At the second dinner, he said, he sat next to an author who spoke of her biography of Latin American liberator Simon Bolivar. That woman, Marie Arana, a former journalist now working for the Library of Congress, confirmed Simpson’s account in an email from Lima, Peru. She said about a dozen people dined together at the Barcelona Wine Bar in the nation’s capital. She and her husband were invited by neighbor Rinat Akmetshin, a Russia-connected lobbyist who worked with Veselnitskaya to lobby for an end to the Russia sanctions.

“We had no notion of who she was except that they were all working on the Magnitsky case,” Arana wrote. “We talked largely about South America and his (Simpson) career in journalism.”

Settlement of the Prevezon case, brought in 2013, was announced on May 12, 2017, with the Russian company paying about $5.9 million, or half what was originally sought. The announcement came two months after Donald Trump fired Preet Bharara, the U.S. attorney for the Southern District of New York, who had been overseeing the Prevezon case.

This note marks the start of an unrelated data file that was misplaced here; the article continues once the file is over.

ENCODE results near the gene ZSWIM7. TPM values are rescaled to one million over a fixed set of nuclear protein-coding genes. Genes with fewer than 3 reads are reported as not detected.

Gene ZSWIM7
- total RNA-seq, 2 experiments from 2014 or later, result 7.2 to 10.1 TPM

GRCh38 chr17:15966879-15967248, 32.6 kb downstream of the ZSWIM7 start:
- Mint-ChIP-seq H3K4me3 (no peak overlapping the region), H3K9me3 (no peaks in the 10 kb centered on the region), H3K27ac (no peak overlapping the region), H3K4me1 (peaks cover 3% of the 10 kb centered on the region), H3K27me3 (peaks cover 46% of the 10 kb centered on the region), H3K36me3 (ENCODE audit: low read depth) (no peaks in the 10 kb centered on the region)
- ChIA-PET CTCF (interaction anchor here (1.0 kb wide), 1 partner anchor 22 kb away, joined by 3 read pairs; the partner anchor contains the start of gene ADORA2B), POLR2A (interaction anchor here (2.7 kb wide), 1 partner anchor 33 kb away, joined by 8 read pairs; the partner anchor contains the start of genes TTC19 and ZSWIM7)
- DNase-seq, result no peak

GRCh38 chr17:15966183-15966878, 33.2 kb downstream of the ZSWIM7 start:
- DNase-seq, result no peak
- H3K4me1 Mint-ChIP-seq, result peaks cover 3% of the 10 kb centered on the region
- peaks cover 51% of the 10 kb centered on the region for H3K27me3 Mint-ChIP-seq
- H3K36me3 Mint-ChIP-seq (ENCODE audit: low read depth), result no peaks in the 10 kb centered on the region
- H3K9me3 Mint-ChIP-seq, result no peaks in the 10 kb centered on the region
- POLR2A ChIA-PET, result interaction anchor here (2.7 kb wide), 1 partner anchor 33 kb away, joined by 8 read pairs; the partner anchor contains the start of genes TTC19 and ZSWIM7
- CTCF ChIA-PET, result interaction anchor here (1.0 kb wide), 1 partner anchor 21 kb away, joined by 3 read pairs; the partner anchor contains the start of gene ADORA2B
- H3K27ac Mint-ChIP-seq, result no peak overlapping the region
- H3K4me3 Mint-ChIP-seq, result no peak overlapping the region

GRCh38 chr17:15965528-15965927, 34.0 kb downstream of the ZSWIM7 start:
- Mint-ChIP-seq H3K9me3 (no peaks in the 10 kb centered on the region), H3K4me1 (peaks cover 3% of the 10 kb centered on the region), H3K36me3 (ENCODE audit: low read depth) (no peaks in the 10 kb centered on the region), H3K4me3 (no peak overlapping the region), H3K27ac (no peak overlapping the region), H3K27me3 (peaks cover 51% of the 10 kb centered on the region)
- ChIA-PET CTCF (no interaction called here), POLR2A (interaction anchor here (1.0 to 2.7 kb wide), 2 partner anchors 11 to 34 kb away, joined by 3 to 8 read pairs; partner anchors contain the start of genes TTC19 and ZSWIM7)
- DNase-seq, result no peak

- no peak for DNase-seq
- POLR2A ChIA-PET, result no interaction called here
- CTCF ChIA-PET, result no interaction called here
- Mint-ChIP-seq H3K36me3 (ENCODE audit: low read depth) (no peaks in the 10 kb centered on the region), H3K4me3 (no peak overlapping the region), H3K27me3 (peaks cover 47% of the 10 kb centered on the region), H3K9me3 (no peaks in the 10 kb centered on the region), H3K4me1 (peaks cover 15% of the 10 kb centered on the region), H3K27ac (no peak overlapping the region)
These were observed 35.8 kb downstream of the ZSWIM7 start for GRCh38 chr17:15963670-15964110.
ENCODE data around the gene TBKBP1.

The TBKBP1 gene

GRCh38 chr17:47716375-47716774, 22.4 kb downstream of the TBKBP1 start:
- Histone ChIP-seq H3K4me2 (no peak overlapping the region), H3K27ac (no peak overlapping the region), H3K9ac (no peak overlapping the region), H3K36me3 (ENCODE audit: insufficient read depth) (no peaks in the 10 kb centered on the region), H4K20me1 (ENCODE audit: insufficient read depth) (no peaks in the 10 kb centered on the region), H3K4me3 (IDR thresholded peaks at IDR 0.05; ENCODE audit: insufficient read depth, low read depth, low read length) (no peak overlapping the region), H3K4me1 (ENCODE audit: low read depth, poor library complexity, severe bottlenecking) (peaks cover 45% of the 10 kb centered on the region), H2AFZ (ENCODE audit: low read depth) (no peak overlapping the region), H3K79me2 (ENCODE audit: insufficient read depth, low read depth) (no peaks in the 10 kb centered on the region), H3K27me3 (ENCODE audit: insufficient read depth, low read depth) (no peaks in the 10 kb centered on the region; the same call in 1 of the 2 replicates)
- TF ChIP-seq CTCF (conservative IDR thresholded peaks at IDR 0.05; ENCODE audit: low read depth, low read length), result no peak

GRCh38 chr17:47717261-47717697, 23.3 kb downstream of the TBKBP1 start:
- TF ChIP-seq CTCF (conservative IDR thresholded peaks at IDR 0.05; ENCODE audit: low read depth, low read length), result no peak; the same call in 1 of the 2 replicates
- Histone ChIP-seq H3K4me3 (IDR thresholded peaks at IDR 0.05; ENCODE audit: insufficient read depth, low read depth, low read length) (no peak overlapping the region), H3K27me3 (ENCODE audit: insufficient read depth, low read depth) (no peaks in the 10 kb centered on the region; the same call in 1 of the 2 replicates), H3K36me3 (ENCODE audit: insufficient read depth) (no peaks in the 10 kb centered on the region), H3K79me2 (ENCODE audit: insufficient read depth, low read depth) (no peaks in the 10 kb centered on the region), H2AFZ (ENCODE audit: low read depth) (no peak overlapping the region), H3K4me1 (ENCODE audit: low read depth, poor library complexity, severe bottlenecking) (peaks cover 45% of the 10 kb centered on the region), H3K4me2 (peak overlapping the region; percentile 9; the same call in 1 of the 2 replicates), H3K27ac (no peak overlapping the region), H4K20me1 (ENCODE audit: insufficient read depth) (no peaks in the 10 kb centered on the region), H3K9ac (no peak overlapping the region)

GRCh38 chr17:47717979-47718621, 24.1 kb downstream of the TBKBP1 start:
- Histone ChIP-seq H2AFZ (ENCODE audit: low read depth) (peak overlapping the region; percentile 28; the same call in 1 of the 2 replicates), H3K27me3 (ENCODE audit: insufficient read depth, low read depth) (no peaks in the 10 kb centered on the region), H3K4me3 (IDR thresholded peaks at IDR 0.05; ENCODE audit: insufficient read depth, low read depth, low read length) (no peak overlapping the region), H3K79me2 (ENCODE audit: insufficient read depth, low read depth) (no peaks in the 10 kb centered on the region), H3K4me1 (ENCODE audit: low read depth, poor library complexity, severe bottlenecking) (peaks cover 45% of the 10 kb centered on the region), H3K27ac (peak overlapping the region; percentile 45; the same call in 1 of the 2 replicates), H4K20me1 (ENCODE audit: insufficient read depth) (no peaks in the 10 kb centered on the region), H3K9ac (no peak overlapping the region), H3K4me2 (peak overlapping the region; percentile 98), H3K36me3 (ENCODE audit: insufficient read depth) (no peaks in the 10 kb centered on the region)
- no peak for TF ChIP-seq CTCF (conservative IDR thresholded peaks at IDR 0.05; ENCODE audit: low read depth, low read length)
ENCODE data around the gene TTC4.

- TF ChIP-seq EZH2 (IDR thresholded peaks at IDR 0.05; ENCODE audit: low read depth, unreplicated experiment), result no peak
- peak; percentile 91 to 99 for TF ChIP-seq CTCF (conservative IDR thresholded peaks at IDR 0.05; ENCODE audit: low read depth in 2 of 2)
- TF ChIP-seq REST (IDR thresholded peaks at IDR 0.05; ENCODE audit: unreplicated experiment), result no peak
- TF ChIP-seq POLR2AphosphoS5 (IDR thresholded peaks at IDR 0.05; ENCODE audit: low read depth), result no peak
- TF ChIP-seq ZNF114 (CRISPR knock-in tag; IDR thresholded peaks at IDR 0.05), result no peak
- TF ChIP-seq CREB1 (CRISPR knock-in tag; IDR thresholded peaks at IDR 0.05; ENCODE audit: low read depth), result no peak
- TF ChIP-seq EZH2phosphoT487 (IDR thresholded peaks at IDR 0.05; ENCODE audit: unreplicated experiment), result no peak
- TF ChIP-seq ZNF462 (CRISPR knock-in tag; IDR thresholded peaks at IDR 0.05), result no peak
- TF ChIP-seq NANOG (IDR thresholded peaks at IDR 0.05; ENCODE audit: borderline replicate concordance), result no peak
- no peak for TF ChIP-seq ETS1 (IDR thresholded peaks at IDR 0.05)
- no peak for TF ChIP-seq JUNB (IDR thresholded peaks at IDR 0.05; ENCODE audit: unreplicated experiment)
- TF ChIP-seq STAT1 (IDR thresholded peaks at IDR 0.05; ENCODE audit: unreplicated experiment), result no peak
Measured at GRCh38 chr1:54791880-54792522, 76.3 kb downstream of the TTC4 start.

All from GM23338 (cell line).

The transcript also reveals that Simpson was researching a colorful Trump associate, Felix Sater. The Russian emigre is a two-time convict. McClatchy has reported that Sater worked to bring questionable money from Kazakhstan into Trump’s Soho condo development in New York.

"We saw indications that some of the money came from Kazakhstan, among other places, and that some of it you just couldn't account for," Simpson said.

Sater was a director of the Bayrock Group that helped build Trump Soho and, even after stepping down amid news reports about his checkered past, he continued to work for the Trump Organization. Trump has claimed he doesn’t know him, but Sater and Trump's personal attorney, Michael D. Cohen, last year confirmed that they sought a Moscow hotel deal for Trump even as he ran for president in 2015 and 2016.

In the transcript, Simpson told Senate lawyers that in researching the Trump Organization he was particularly interested in Sater, whom he said had ties to Simeon Mogilevich, an alleged Russian mob leader wanted in several U.S. jurisdictions on allegations of financial fraud dating to the 1980s. Mogilevich is believed to be under loose house arrest in Moscow.

Sater said the allegation that he has a family tie to Mogilevich is “an absolute lie”; his attorney, Robert S. Wolf, called it “reckless and unsubstantiated.”

McClatchy Special Correspondent Peter Stone contributed to this report.

Kevin G. Hall: 202-383-6038, @KevinGHall

Greg Gordon: 202-383-6152, @greggordon2

David Goldstein: 202-383-6105, @GoldsteinDavidJ

This story has been updated with Felix Sater’s comment.

  Comments